Easy-to-use tool measures benefits and costs of OHS initiatives

The Institute for Work & Health introduces the Health & Safety Smart Planner – a new, user-friendly tool that is designed to help workplaces understand the full benefits and costs of occupational health and safety programs and interventions.

Published: February 18, 2010

A free, user-friendly software program developed by the Institute for Work & Health (IWH) can help workplaces see the benefits and costs of their health and safety programs. Called the Health & Safety Smart Planner, the tool is expected to be available for downloading from IWH’s website by the spring of 2010.

Health and safety planning should be based on a thorough analysis of all the benefits and costs associated with an intervention. This can be a challenge for workplaces to undertake, says Dr. Emile Tompa, an IWH scientist and economist who led the software development. In the Smart Planner, we’ve tried to build sound economic principles into a format that’s easy to use.

The up-front costs of occupational health and safety (OHS) initiatives can deter firms from investing in them. Yet the overall benefits – such as lower injury rates or productivity gains – may outweigh these costs over time. The Smart Planner helps to present a complete picture of all the benefits and costs. In technical terms, this is known as an economic evaluation, an area in which Tompa is an expert.

There are several versions of the Smart Planner. The first one, designed for the manufacturing and service sectors in Ontario, was funded by Ontario’s Workplace Safety and Insurance Board’s Research Advisory Council. Another version, supported by funding from WorkSafeBC, is being developed for the health-care sector in British Columbia.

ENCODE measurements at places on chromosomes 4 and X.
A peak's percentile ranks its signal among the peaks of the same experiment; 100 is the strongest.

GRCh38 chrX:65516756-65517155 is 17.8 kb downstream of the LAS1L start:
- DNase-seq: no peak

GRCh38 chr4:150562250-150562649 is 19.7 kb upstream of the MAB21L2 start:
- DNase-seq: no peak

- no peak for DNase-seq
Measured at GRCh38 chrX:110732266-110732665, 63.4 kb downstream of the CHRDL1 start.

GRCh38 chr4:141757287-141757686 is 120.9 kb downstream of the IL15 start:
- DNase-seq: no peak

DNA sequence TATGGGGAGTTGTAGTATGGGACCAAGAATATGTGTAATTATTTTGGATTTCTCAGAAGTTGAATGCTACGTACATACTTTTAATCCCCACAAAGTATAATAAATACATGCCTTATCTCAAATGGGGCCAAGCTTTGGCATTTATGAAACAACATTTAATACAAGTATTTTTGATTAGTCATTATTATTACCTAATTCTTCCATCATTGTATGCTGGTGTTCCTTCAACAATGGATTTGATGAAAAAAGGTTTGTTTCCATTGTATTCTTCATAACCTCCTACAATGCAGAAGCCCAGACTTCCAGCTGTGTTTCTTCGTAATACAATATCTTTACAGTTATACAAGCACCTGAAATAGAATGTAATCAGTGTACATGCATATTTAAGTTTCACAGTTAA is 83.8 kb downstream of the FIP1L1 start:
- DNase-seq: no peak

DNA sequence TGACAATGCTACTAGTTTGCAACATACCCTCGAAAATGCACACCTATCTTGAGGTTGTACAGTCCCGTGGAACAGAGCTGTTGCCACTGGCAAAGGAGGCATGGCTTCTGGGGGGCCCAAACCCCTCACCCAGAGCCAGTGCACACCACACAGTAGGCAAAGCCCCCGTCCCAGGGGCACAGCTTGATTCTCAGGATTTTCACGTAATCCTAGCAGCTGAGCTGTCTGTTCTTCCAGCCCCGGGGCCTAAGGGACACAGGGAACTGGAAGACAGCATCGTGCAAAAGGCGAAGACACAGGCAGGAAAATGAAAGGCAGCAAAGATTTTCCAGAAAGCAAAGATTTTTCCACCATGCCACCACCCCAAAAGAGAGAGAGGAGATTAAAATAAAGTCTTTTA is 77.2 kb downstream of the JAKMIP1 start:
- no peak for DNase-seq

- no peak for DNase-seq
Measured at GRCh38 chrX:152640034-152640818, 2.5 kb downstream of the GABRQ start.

Tool based on economic evaluation research

Through other research projects, we realized that workplaces and other interested parties lack guidance on how to conduct this type of evaluation, even though it provides valuable information on the resource implications of an OHS intervention, says Tompa.

In 2007, Tompa led a systematic review that looked at studies of effective OHS programs that also considered benefits and costs. There was a notable lack of studies with an economic component. However, the review ultimately found that several types of OHS programs, such as ergonomic interventions in the manufacturing and warehousing sector, led to both health and financial returns. This approach can make a stronger case for investing in OHS.

Tompa and other IWH colleagues also edited a methods text entitled Economic Evaluation of Interventions for Occupational Health and Safety. It is designed to strengthen good practices in this area among economists and other researchers. Realizing that workplaces needed more immediate evidence and an easier way to do an economic evaluation, Tompa came up with the concept of the Smart Planner.

It offers a step-by-step approach, with simple explanations throughout, prompting the user to enter the necessary information (see below). The software makes the key calculations, which appear on a summary sheet. In addition, it features a database that stores the costs of ongoing OHS incidents in a workplace, as well as the economic analyses of interventions.

The first version has just been completed, but further developments are underway. There are plans to incorporate video training clips into the software and customize another version for Manitoba, as its Workers Compensation Board recently approved a grant for this purpose.

This spring, you can download it from: www.iwh.on.ca/smart-planner.